Jurassic World: Camp Cretaceous treats its children differently. The kids in this show aren’t here to motivate the main characters; they are the main characters, and they are entirely alone with no adults around to rescue them. Much like a great teen horror film, Jurassic World: Camp Cretaceous is about kids learning that the adults in their life cannot protect them. As one of the campers aptly points out, “I don’t think finding an adult is going to help.”
And it’s true: the adults in Camp Cretaceous do not help. In some cases, this is because the adults don’t have enough resources at their disposal to help, as is the case with the camp counselors. In other cases, it’s because they don’t want to help, as is the case with park assistant Eddie, who abandons the kids in an attempt to save himself. In still other cases, the adults are simply absent. This is the case for Claire Dearing, who ignores the counselors’ calls for help when disaster hits. Whatever the situation may be, the kids eventually have to learn that the grown-ups in their lives are just as scared as they are, and it’s up to the kids to fend for themselves.
Camp Cretaceous Is The Jurassic World Story The Movie Should’ve Had
Jurassic World was perhaps more action-packed than its television spinoff, but the movie doesn’t hit the same emotional highs and lows that Camp Cretaceous does. Jurassic World: Camp Cretaceous is not a show that pulls punches; though it avoids blood and gore, audiences do see six teenagers witnessing the full destruction of Jurassic World. Death is still a reality in this series, and more than a few adults get munched by a hungry Carnotaurus. The writers are even willing to put the children themselves in danger, even going so far as to show one of the teens falling to his apparent death after a Pteranodon attack. And of course, there’s Jurassic World: Camp Cretaceous‘ ending, which ends with the remaining children reaching the docks to discover the last evacuation ferry has left without them. In Jurassic World, children stay safe. In Camp Cretaceous, they do not.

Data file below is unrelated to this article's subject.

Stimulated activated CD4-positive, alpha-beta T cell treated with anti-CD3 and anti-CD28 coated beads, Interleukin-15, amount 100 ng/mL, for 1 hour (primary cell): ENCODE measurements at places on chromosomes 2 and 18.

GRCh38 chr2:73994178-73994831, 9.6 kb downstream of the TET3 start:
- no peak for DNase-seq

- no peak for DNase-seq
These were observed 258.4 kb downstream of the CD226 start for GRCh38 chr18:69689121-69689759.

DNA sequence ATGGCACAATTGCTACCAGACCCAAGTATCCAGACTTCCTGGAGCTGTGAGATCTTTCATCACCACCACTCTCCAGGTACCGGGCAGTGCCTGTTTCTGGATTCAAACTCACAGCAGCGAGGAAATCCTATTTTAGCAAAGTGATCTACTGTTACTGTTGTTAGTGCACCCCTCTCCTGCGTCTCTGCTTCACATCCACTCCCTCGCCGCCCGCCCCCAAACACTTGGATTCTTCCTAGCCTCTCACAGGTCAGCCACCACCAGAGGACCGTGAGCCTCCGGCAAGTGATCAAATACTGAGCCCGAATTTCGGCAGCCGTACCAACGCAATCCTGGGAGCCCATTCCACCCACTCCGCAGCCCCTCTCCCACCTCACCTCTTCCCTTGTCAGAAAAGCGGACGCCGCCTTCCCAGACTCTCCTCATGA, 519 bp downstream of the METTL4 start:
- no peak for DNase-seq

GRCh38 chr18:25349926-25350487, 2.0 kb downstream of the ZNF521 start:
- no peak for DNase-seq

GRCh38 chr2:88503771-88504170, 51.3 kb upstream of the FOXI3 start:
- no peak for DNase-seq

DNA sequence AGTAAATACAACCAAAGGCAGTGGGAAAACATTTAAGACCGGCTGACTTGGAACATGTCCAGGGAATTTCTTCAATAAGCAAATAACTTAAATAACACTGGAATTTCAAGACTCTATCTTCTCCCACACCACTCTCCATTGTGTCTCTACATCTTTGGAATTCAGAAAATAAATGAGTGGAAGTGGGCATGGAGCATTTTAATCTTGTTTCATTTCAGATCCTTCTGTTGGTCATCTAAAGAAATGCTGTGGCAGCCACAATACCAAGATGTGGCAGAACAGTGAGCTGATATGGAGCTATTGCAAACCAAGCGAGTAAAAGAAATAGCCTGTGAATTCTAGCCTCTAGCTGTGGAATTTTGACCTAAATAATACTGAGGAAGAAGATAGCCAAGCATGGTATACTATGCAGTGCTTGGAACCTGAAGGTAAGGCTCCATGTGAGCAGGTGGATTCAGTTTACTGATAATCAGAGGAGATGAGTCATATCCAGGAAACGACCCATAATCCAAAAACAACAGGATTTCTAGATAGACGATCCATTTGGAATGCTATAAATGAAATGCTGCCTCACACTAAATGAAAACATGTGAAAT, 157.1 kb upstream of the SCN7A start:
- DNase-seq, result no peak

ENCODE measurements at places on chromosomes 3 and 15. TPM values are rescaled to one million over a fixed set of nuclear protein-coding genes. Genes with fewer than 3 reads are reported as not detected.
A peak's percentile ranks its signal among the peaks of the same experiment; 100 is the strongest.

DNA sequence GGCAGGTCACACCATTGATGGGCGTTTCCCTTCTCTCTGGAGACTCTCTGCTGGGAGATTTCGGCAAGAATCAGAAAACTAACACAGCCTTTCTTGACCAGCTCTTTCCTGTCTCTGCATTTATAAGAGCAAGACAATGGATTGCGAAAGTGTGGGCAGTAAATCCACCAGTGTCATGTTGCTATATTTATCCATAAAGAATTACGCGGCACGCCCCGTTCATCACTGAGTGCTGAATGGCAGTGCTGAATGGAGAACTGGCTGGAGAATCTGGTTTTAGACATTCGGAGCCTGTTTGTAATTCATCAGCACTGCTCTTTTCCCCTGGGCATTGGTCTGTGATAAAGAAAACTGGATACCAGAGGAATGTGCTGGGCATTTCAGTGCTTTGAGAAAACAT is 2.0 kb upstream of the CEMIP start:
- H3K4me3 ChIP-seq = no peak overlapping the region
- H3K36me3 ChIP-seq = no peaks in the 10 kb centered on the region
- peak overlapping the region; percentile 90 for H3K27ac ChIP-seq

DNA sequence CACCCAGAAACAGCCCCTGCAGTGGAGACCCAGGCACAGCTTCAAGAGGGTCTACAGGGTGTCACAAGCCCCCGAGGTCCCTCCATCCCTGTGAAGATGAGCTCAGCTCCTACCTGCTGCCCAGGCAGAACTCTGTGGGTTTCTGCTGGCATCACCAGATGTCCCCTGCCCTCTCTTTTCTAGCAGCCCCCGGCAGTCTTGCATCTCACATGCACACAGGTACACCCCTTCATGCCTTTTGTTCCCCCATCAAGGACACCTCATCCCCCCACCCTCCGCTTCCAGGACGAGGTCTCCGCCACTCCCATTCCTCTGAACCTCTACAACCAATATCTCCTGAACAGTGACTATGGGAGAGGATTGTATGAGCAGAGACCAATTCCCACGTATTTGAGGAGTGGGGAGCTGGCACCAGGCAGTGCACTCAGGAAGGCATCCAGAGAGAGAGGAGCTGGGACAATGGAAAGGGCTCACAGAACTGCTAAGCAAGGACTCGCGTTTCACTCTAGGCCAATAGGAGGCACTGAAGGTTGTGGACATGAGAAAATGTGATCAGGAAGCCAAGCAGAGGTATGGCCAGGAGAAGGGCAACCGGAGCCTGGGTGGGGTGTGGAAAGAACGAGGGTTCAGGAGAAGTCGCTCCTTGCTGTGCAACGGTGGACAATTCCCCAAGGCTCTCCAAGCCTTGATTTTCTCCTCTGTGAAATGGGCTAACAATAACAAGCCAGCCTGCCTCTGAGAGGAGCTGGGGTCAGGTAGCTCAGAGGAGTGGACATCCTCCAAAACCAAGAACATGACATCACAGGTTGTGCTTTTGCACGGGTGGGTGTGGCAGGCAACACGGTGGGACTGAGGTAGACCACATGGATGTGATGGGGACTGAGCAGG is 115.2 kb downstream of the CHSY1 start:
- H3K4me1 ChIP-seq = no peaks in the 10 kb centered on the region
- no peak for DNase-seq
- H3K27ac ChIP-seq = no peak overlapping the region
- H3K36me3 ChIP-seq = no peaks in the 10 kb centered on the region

But even with this tragic ending for season 1, Camp Cretaceous manages to hold onto a positive outlook. Early in the season, Darius, one of the campers, introduces the main theme of the series: “Life is messy and sometimes things fall apart. But that’s okay because when that happens, we pick up the pieces and keep going. And we never give up.” In a way, this has been the theme of the Jurassic Park franchise from the very beginning: things in the park fall apart, but the main characters keep moving forward. Camp Cretaceous delivers on this theme more than any other Jurassic Park story before it, showing what this franchise has been about all along. Moreover, Camp Cretaceous‘ most interesting aspects is everything new it adds to the franchise – not to mention the fact that it’s told from the perspective of a parkgoer. So while Clarie’s nephews had their own adventure, Camp Cretaceous‘ story is very much about this story happening to anyone.
Of course, Camp Cretaceous isn’t going to be everyone’s favorite Jurassic story. There’s plenty to critique in the series, from clunky dialogue to unusual pacing to loose plot threads. But the strength of the story makes up for all of that. The allegories of corporate greed explored by this series are more relevant now than ever, and the show brings back the idea of an evil, villainous company in a much better way than the movie did; a company trying to get ahead technologically makes more sense than weaponizing velociraptors. Netflix’s Camp Cretaceous is well worth a watch, because it shows how important Jurassic World could have been this whole time.